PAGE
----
Doug Bandow, writing for Forbes magazine asks, in the title of his February 6, 2012 article, “Why Does President Obama Dislike Freedom Of Conscience?” He argues that “authoritarian liberalism” (as contradictory an expression as “autonomous automaton”) prevails throughout the Obama administration. “Acting on faith must be punished,” he concludes. Just as euthanasia removes suffering by removing the sufferer, a united nation can be achieved by suppressing the conscience of dissenters. Dissent, which used to be proof that one was an independent thinker, is now passé. Uniformity is currently de rigueur. Representative Joe Pitts has complained that “Without legal protection, we can certainly expect even more bureaucratic assaults on the conscience of medical workers” (Washington Post, February 18, 2011).

The right to conscience is a paramount importance for the medical profession. It allows members of the profession the freedom to refuse to perform practices they oppose on either moral or religious grounds. The American College of Obstetricians and Gynecology, however, has stated that abortion is a social value that outweighs any conscientious objection. A 2009 survey conducted by The Polling Company/WomanTrend reported that 87 percent of adults held that “it is important to make sure that healthcare professionals in America are not forced to participate in procedures and practices to which they have moral objections.” The present bureaucratic disregard for conscientious objection is driving health professionals out of their chosen field. Many have asserted, “I would rather stop practicing medicine altogether than be forced to violate my conscience”. Nonetheless, according to President Obama, “A country’s conscience sometimes has to be triggered by some inconvenience.”

Religion, especially the Catholic religion, recognizes three things that the secular world vehemently rejects: the primacy of God, the rightful place of man as created by God and called to love both himself and his neighbor, and the redemptive value of suffering. Secular society may believe that it is being progressive by denying each of these factors, but the truth is, that the attempt to force human beings into an impossible role, which combines an illusion with a humiliation, places man on the road to death, both spiritually as well as physically. It is a phenomenon akin to what C. S. Lewis had in mind when he wrote about “The Abolition of Man”. It is also consistent with the searing conclusion that Henri De Lubac derives in The Drama of Atheist Humanism, namely, that “man cannot organise the world for himself without God; without God he can only organise the world against man. Exclusive humanism is inhuman humanism.”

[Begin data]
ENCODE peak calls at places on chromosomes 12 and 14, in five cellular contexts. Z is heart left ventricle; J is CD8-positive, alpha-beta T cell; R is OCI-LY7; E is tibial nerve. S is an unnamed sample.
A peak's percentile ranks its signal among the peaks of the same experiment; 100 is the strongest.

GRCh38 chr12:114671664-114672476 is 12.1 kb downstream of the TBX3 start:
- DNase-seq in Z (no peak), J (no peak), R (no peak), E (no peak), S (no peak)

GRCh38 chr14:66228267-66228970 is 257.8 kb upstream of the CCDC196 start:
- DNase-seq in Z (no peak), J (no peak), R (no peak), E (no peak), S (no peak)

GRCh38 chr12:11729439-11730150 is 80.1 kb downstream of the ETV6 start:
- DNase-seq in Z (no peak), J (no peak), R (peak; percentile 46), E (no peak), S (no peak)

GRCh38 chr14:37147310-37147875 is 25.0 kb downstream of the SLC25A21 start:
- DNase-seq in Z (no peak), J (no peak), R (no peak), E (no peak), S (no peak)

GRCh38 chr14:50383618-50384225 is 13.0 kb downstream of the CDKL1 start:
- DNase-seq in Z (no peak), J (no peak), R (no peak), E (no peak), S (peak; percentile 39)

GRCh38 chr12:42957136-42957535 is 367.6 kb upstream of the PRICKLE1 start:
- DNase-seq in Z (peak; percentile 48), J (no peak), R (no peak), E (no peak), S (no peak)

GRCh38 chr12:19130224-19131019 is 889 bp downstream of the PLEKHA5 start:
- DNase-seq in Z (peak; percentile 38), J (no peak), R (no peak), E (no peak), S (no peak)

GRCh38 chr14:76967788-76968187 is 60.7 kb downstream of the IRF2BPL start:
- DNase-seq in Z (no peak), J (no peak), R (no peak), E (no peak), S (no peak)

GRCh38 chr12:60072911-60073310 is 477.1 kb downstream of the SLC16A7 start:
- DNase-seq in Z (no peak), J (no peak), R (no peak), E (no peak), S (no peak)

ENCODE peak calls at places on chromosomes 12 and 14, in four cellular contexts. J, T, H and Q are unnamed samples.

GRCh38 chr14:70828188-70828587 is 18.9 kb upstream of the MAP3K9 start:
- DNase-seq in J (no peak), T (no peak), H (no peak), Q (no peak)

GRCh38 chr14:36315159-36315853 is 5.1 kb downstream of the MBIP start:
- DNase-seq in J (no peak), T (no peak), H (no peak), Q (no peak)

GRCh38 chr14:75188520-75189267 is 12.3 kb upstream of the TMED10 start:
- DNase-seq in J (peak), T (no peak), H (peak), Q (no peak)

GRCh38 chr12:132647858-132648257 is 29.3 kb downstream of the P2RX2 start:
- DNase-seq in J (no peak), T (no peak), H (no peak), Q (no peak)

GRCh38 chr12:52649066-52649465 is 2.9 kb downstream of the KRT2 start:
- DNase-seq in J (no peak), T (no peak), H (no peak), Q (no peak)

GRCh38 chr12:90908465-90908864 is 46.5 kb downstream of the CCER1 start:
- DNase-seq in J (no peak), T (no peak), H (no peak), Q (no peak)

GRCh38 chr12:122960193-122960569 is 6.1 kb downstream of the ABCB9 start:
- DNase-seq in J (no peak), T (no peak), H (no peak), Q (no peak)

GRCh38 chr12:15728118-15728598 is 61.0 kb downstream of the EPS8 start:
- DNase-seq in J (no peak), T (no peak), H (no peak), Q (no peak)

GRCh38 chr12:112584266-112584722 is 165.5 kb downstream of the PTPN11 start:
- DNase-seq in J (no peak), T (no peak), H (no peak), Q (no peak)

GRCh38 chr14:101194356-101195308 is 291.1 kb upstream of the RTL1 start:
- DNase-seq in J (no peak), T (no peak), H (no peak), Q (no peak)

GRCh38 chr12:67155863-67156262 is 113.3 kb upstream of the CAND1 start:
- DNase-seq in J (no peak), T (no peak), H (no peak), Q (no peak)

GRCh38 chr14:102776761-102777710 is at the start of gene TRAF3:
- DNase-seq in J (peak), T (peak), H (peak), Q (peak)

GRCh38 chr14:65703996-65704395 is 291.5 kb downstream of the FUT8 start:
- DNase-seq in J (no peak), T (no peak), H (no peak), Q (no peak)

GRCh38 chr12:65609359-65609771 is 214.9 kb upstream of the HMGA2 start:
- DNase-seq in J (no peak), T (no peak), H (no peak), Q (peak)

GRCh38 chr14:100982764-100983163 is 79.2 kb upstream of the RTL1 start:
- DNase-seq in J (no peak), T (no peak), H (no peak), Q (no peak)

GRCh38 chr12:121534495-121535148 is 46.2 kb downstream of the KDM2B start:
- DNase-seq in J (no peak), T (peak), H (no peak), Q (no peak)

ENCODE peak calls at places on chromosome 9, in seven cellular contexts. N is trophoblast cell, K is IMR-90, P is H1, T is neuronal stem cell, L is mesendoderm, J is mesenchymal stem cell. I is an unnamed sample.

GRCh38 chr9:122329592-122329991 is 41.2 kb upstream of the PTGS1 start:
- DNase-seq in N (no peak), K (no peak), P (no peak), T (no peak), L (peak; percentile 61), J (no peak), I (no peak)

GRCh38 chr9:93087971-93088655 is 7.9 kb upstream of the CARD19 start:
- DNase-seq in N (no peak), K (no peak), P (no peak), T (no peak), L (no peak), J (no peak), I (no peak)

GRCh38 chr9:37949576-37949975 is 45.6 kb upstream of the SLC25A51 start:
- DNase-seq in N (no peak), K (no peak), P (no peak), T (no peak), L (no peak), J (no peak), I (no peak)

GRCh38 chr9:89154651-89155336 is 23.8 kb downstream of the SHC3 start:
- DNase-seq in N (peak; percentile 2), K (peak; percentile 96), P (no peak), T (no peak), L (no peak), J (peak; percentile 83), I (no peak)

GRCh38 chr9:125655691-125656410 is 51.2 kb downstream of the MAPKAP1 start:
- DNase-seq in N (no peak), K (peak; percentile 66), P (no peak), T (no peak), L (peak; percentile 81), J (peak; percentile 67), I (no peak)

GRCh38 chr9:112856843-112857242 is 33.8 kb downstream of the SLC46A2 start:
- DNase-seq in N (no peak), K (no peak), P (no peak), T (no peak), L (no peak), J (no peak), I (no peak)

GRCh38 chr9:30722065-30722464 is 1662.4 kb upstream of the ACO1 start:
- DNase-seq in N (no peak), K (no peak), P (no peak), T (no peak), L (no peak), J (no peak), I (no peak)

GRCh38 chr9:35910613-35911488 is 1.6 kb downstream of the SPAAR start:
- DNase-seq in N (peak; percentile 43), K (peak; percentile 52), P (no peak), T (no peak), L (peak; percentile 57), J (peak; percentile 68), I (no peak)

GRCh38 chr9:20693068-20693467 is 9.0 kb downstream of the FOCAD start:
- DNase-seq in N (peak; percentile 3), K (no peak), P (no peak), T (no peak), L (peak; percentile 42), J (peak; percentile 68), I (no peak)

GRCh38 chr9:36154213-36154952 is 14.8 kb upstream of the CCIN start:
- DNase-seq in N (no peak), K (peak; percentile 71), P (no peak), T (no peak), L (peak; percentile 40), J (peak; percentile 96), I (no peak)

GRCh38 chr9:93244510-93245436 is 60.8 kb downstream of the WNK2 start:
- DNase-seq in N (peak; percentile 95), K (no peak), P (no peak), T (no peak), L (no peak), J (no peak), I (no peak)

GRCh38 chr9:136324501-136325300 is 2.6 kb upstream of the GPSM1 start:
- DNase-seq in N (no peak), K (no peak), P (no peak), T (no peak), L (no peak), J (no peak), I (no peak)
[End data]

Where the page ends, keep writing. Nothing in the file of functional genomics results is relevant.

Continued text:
North American society would do well to assimilate some of the ideas that Saint John Paul II has propounded concerning “anthropological realism”. In his encyclical, Veritatis Splendor, the former pontiff states that “At the heart of the moral life we thus find the principle of a ‘rightful autonomy’ of man, the person as subject of his actions.” This “rightful autonomy,” as he explains in great detail in The Acting Person, involves “self-governance and self-possession” and not the unrealistic autonomy of self-sufficiency and independence. Conscience, therefore, despite its subjectiveness, retains a measure of “intersubjectivity” for it is in conscience that a person unites the objectivity of truth with the duty to live that truth. “In each of his actions,” John Paul writes, “the human person is eyewitness of the transition from the ‘is’ to the ‘should,’ – the transition from ‘X is truly good’ to ‘I should do X’.” Secular society, being sceptical about knowing truth, fails to understand the first dynamic of conscience. As a result, it has little respect for it.

In failing to respect conscience, the secular world then fails to respect the integrity of the human person. The unhappy result is that it cannot steer its citizens in the direction of life, but only encourage them to accept the illusion that they are free, while obliging them to conform to a world that is accurately described as a Culture of Death. Instead of an anthropological realism which is true to man’s nature, the secular world imposes on him the unrealistic and impossible task of being, at the same time, both “pro-choice” and “anti-conscience”. A revolt will surely follow, for man cannot live a contradiction for very long.

Dr. Donald DeMarco is a Senior Fellow of Human Life International. He is professor emeritus at St. Jerome’s University in Waterloo, Ontario, an adjunct professor at Holy Apostles College in Cromwell, CT, and a regular columnist for St. Austin Review. His latest works, How to Remain Sane in a World That is Going Mad and Poetry That Enters the Mind and Warms the Heart are available through Amazon.com. Articles by Don: